September 11, 2015
    Laredo, TX.
    Age: 35-44
    Gender: male
    Quality: 0
    Value: 0
    Meets Expectations: 0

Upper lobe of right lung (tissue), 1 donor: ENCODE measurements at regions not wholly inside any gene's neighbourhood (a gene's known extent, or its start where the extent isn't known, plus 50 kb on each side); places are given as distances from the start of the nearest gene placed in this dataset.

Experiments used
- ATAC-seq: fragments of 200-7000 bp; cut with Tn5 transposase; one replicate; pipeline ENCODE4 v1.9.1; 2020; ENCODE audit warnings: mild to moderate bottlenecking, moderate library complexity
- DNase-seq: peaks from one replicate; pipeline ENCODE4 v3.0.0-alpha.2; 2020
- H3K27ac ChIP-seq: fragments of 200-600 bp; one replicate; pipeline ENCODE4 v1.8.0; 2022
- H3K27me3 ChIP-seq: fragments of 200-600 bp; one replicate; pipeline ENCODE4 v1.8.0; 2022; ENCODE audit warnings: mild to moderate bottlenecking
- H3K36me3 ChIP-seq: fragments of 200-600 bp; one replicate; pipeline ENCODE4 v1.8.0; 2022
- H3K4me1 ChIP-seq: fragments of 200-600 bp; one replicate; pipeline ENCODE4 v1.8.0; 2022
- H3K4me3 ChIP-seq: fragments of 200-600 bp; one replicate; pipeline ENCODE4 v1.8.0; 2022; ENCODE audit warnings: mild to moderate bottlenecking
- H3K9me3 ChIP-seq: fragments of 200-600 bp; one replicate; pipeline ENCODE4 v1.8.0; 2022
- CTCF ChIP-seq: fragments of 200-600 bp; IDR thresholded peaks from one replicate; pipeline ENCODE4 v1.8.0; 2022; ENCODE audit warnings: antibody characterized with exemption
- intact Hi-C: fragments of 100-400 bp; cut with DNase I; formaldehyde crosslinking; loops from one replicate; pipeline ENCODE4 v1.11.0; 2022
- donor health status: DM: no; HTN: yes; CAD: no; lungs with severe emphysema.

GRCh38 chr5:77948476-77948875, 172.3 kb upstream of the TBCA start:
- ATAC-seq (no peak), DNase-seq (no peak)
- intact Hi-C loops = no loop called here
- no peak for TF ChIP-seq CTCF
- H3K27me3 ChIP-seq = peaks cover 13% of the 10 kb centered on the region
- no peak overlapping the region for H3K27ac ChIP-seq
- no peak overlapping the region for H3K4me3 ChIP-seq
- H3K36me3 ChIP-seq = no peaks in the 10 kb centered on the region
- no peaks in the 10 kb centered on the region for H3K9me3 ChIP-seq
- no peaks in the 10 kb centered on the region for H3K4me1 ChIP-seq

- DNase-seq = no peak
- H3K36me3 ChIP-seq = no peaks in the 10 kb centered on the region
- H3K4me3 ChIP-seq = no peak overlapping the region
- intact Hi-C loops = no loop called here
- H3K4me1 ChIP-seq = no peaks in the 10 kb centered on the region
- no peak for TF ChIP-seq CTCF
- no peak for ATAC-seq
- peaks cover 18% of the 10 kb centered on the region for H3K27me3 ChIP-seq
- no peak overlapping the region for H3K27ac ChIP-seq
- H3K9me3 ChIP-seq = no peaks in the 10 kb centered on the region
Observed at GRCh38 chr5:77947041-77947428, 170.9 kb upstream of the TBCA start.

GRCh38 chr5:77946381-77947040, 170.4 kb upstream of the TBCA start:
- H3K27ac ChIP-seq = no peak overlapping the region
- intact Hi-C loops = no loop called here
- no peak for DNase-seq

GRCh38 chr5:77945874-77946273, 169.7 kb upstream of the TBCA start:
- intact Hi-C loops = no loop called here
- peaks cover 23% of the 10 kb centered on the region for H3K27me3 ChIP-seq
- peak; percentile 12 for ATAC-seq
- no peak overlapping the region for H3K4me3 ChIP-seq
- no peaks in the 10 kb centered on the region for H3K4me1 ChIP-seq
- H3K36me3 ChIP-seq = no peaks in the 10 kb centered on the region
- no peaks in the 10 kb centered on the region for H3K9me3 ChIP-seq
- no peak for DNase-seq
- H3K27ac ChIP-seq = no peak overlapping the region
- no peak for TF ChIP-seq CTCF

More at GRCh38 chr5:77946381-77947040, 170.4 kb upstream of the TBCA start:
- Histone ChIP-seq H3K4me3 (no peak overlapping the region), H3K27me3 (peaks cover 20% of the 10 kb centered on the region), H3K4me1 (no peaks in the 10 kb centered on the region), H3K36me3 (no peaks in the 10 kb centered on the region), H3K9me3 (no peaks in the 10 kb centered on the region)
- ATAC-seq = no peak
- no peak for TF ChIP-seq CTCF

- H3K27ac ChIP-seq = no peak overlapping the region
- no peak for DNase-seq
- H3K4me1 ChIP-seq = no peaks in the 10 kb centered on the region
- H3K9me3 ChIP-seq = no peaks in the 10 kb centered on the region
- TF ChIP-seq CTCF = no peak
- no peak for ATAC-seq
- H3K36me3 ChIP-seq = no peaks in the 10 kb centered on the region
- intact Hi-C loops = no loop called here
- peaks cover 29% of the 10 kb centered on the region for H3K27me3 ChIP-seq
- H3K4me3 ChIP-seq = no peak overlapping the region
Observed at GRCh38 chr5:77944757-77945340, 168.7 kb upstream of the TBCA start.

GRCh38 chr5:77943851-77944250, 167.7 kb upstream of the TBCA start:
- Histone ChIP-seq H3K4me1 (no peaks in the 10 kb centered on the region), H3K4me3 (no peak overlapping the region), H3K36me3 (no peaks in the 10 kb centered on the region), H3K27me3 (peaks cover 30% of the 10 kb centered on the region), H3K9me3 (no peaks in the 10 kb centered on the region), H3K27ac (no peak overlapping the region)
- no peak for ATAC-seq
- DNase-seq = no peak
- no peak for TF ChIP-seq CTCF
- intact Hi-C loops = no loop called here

The Kregel Publishing has published Understanding Prophecy by Benjamin Merkle and Alan Bandy. The argument of the book is to study Bible prophecy with a focus on biblical theology. Biblical theology is mentioned by many scholars today. Some suggest they do not know how to define it. Others vary in their opinions to give definitions of biblical theology. The difficulty with the discussion of biblical theology is that often defined in a variety of ways. Some scholars suggest that do not know what really is the biblical theology. This sounds a pessimistic yet so we must take it with caution. The authors of Understanding Prophecy In Merkle / Bandy (one Amillennialist and other premillennial) intended to give in the first three chapters the authors some assumptions about biblical theology which are: The Bible is God's Word, God's Word contains Jesus' ascension unified message Unified message of God's Word and focuses on Jesus death and resurrection are the climax of the story of redemption. This section I think is the key to the whole book and the authors are clear and understandable regarding its intentions in writing. The book can be useful in that as the prophecy under this approach and instructive on the issue of prophecy is interpreted. I consider it a good book that provides basics of Bible prophecy and seeks to give Christ the central role of the same. However, one must be careful in how theology can establish new meanings in a text in the Old Testament. The interpreter must find a balance in that it can be treated as literal text, and how symbolic it may be to take, in order to understand the original meaning of the text.